High net worth individuals and families in Canada have until June 30, 2022 to take advantage of a prescribed rate loan for tax planning purposes at the current historically low interest rate of 1%. Prescribed rate loans, a tax planning tool used to lower a family’s total tax bill, are one of the few income-splitting tools permitted in the Income Tax Act (Canada) (the “Act”). These loans, while typically used for income splitting between spouses, can also be used for income splitting between family members, including adult children, minor children, or even to a family trust.
What is a prescribed rate loan and how does it work?
Prescribed rate loans split income between a higher-income earning spouse or family member to a lower-income earning spouse, family member, or family trust. Using a prescribed rate loan, the higher-income individual will make a loan to a lower-income individual or family investment trust at the prescribed rate in effect as of the date of the loan. The current prescribed rate set by the CRA has been at an all-time low of 1%, but is set to rise to 2% on July 1, 2022.
The borrower can then use the loan to earn investment income and/or capital gains. If the loan is documented appropriately and the interest is paid on the loan within the requisite deadline (by January 30 of the following year), it will be exempt from the attribution rules.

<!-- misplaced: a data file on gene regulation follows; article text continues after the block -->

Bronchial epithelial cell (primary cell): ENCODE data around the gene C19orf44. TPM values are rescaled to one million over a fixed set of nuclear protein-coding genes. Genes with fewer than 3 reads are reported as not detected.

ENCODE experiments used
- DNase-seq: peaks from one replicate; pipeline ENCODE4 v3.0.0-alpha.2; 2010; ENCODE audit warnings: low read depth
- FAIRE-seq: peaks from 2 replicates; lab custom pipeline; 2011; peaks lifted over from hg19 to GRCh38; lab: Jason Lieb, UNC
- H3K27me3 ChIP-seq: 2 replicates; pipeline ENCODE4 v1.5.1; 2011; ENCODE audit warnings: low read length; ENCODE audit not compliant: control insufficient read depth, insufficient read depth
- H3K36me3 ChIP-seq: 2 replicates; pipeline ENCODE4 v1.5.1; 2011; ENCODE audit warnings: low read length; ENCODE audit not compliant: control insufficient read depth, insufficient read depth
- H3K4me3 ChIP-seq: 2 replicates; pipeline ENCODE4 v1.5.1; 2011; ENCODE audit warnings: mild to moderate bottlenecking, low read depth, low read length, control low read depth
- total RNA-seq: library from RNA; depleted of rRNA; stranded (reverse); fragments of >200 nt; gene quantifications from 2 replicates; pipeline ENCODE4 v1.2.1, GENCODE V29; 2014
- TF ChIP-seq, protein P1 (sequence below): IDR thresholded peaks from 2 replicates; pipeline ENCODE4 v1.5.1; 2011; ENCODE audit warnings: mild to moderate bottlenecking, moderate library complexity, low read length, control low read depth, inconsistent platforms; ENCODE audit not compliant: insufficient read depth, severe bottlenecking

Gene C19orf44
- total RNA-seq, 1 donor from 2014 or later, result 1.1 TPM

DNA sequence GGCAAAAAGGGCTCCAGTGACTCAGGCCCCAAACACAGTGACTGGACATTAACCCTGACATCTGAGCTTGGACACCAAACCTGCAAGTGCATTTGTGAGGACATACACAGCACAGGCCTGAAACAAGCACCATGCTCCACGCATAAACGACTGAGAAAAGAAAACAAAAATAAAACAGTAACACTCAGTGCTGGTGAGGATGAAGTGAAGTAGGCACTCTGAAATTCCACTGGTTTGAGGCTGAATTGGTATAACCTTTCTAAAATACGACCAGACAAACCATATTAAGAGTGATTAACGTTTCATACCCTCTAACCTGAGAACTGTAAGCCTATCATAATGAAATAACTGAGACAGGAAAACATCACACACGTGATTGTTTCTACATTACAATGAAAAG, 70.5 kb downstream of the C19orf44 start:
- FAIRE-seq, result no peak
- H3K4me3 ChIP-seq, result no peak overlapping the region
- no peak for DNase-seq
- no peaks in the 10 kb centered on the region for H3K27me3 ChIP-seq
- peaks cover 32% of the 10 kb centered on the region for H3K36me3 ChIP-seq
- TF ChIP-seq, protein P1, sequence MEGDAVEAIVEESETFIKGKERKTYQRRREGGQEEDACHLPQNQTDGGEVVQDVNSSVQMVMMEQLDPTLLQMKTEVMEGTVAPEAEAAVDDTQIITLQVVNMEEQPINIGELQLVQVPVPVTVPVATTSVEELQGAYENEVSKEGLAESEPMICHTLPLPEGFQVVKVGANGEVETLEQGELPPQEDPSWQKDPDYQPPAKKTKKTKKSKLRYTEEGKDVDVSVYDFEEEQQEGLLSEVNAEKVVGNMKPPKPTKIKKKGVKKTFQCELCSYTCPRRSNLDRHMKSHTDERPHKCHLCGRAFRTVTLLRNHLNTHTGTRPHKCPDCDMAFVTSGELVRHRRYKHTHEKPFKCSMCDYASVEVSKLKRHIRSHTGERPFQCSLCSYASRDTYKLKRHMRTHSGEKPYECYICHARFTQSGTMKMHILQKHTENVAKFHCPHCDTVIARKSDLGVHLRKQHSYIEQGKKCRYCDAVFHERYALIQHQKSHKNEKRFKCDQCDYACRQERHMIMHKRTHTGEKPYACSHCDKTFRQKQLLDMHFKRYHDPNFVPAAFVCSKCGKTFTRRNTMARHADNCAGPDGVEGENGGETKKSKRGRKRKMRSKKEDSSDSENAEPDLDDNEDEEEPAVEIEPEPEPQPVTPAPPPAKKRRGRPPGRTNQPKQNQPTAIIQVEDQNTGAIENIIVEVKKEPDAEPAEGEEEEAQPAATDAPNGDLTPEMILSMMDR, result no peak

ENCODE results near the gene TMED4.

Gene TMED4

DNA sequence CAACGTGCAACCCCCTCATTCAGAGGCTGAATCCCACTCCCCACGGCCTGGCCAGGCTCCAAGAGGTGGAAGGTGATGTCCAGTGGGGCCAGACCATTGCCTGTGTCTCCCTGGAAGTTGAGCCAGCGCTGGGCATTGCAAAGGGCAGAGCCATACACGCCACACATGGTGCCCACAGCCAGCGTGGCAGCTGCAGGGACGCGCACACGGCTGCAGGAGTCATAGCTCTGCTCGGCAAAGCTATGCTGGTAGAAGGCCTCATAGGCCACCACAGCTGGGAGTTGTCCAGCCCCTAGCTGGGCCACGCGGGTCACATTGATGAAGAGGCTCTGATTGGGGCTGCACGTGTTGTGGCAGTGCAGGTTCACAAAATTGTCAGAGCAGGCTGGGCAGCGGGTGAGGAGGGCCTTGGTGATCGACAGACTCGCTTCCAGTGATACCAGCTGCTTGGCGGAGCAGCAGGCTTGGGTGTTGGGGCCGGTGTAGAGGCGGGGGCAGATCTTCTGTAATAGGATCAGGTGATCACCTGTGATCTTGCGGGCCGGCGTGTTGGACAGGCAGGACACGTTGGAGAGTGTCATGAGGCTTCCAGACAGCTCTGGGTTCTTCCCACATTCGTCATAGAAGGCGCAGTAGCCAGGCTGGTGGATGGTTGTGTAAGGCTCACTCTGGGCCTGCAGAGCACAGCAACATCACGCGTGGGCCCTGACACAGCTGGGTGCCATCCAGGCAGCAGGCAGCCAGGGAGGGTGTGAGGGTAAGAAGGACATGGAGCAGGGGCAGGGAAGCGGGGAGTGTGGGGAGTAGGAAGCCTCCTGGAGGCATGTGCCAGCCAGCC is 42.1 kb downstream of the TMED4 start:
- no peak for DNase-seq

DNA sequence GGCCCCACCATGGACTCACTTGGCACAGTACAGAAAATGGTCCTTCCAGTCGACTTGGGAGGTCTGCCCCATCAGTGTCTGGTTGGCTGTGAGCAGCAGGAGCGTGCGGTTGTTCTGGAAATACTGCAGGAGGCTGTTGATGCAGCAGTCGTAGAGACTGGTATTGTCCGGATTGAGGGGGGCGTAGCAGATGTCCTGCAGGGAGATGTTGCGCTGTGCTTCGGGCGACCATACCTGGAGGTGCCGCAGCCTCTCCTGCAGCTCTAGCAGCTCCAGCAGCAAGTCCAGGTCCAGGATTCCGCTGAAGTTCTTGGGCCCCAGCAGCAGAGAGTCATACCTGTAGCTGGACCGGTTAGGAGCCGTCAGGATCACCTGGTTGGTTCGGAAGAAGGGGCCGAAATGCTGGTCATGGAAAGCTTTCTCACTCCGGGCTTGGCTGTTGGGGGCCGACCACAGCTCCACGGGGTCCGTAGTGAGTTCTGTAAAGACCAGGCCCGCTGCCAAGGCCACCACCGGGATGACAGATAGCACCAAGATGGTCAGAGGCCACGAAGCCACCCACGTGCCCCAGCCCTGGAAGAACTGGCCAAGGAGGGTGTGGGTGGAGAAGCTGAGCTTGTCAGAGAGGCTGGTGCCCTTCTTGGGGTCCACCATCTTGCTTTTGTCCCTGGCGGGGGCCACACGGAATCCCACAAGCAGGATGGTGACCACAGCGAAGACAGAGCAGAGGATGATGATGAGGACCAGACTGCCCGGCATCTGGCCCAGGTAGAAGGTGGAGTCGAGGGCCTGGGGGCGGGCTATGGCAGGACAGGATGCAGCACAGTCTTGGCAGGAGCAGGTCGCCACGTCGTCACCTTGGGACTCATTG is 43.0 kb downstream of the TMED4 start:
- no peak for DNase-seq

Income splitting under the attribution rules
Generally speaking, the Act contains a number of rules, commonly referred to as the “attribution rules”, that are designed to prevent high-income earning family members from lowering their income while increasing the income of a low-income earning family member, with the intent of lowering the overall tax burden of the family unit as a whole. However, prescribed rate loans are one exception to the attribution rules in the Act. As such, prescribed rate loans can be very effective at lowering a family’s overall tax bill by transferring the income earned on the amount of the loan that exceeds the prescribed rate (1%) to the lower-income earning family member. The lower-income family member will be taxed on the investment income at a lower marginal tax rate, thereby lowering the overall tax burden to the family unit.
As the prescribed rate is expected to rise to 2%, Canadian families and high net worth individuals who are considering utilizing this tax planning tool have until June 30, 2022 to lock in the prescribed rate of 1%. Prescribed rate loans made before July 1, 2022 will continue to have a 1% interest rate as long as the loan continues in good standing, notwithstanding future rate hikes.
It is important to note that loans that do not satisfy the prescribed rate requirements (e.g., where the loan interest is set lower than the prescribed rate, and/or the loan interest is not paid by the deadline) will still be subject to the attribution rules in the Act.
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